Poetically Speaking with Nova Ren Suma

poeticallyspeaking2Nova Ren Suma is the critically acclaimed author of several novels for young adults including Imaginary Girls and 17 & Gone–two mysterious novels imbued with elements of magic realism. Both Imaginary Girls and 17 & Gone were named Outstanding Books for the College Bound by YALSA in 2014. Her latest novel The Walls Around Us was released in March 2015 and has already received numerous starred reviews and critical acclaim.

Today Nova is talking about her love of Anne Sexton’s poetry and the role Sexton’s poetry almost played in The Walls Around Us.

On Anne Sexton

A long time ago, before I began writing novels, I wanted to be a poet. I was seventeen, eighteen, still in high school and on the edge of becoming an adult and starting my real life. Back then this felt like a dangerous thing to want to be: Not everyone survived it.

Only, I didn’t know how to survive without it.

I wrote awkward, painfully autobiographical poems in my notebooks and typed them up on my word processor, the keys pounding out every word and beat and note to make them feel more powerful. I typed up other poets’ work, too, and pasted them to the walls of my bedroom. The poet who took up the most space on my walls—and in my heart at that time—was Anne Sexton.

I was
the girl of the chain letter,
the girl full of talk of coffins and keyholes,
the one of the telephone bills,
the wrinkled photo and the lost connections,
the one who kept saying —
Listen! Listen!
We must never! We must never!
and all those things . . .

(from “Love Song” by Anne Sexton)

Her collection of poetry kept the most coveted spot on my shelf: closest to my bed. Phrases and whole stanzas were underlined, titles starred, the corners of page after page turned down. I wasn’t obsessed with her suicide—this was a thing I wouldn’t let myself think about too often, couldn’t face… I wanted so badly to escape and to live my life—it was her words that connected me. Her confessions. I would read her poems again and again, aloud to friends and whispering to myself, alone in my room. I thought I could see into them. More than that, I thought she could see into me.

How she spoke about being a girl. About growing up to be a woman. About a kind of madness I recognized coiling inside myself. It was terrifying and honest, almost too honest, and I couldn’t look away.

I am unbalanced — but I am not mad with snow.
I am mad the way young girls are mad,
with an offering, an offering . . .

I burn the way money burns.

(from “The Breast” by Anne Sexton)

When I was writing my newest novel The Walls Around Us (Algonquin, March 2015), part of which takes place in a girls’ juvenile detention center where the only thing that can save some of the girls is a book from the library, I decided to slip in some pieces of what saved me.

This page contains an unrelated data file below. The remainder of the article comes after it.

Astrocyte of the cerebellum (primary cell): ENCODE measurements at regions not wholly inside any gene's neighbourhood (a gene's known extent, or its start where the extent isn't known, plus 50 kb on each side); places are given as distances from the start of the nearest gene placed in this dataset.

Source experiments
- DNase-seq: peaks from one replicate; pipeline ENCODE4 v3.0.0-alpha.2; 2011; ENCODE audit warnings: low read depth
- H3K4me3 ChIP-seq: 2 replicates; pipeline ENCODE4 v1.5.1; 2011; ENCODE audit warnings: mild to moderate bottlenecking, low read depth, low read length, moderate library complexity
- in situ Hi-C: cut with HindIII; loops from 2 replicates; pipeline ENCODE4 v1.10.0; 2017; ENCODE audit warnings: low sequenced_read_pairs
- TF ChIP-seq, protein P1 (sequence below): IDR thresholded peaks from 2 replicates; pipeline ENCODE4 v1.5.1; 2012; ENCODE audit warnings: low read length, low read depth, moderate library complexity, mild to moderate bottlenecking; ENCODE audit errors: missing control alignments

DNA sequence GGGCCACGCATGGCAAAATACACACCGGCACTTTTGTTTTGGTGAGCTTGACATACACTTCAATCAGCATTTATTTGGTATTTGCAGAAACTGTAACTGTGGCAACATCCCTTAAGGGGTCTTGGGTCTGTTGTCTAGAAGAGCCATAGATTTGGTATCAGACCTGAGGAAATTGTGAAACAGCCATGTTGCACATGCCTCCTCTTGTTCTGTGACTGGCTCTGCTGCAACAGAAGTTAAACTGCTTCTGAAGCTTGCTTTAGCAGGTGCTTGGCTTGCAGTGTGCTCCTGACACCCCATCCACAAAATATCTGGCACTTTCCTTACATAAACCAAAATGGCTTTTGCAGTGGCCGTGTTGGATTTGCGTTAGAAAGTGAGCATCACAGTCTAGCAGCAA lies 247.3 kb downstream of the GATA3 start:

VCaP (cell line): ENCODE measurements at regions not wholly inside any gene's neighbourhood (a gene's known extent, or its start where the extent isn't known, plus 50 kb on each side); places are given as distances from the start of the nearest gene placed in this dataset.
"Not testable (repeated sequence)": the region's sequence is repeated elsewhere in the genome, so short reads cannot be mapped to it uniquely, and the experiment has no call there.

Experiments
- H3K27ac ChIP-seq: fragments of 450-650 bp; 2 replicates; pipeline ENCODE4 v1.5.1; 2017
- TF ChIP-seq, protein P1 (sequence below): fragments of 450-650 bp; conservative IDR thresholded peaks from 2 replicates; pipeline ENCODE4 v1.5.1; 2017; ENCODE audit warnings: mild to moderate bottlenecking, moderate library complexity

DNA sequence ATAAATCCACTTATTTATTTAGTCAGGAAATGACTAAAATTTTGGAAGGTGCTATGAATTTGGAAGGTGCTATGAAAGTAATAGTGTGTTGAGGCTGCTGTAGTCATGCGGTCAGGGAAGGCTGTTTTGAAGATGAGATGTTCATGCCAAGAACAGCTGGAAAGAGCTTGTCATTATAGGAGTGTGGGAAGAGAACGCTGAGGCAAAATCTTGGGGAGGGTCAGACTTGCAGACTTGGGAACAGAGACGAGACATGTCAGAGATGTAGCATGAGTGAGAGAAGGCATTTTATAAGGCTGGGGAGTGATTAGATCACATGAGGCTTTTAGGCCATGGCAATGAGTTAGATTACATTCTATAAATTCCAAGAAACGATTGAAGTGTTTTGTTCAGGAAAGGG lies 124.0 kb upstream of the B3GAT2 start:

I wanted to include short epigraphs at the head of every new section from an author or poet that deeply influenced me as a young person and as a developing writer. Margaret Atwood is there. Edna St. Vincent Millay is there. I wanted Anne Sexton to be there.

Unfortunately, I wasn’t able to secure the permission, but I still see her words there, ghostly and shimmering, which if you read the book is fitting.

Maybe it’s for the best, because I had such trouble choosing which poem to quote from. There were so many that felt so imperative to me back then and felt connected to my story. Finally, I settled on one, just one, among so many. This was the one that would have ended up inside the book:

The sky breaks.
It sags and breathes upon my face.
in the presence of mine enemies, mine enemies
The world is full of enemies.
There is no safe place

(from “Noon Walk on the Asylum Lawn” by Anne Sexton)

I may not have been able to secure an Anne Sexton quote for my novel, but it doesn’t matter. Even though I gave up poetry in favor of writing novels (truth is, I couldn’t shut myself up), it’s her words that led me to write the words I do today.

A woman who writes feels too much,
those trances and portents!
As if cycles and children and islands
weren’t enough; as if mourners and gossips
and vegetables were never enough.
She thinks she can warn the stars.
A writer is essentially a spy.
Dear love, I am that girl.

(from “The Black Art” by Anne Sexton)

Because of Anne Sexton, I became that girl, too.

Thank you again to Nova for this beautiful post.

If you’d like to learn more about Nova and her books, be sure to visit her website: http://novaren.com

You can also find my reviews of Imaginary Girls and 17 & Gone (and my interview with Nova) here on the blog.

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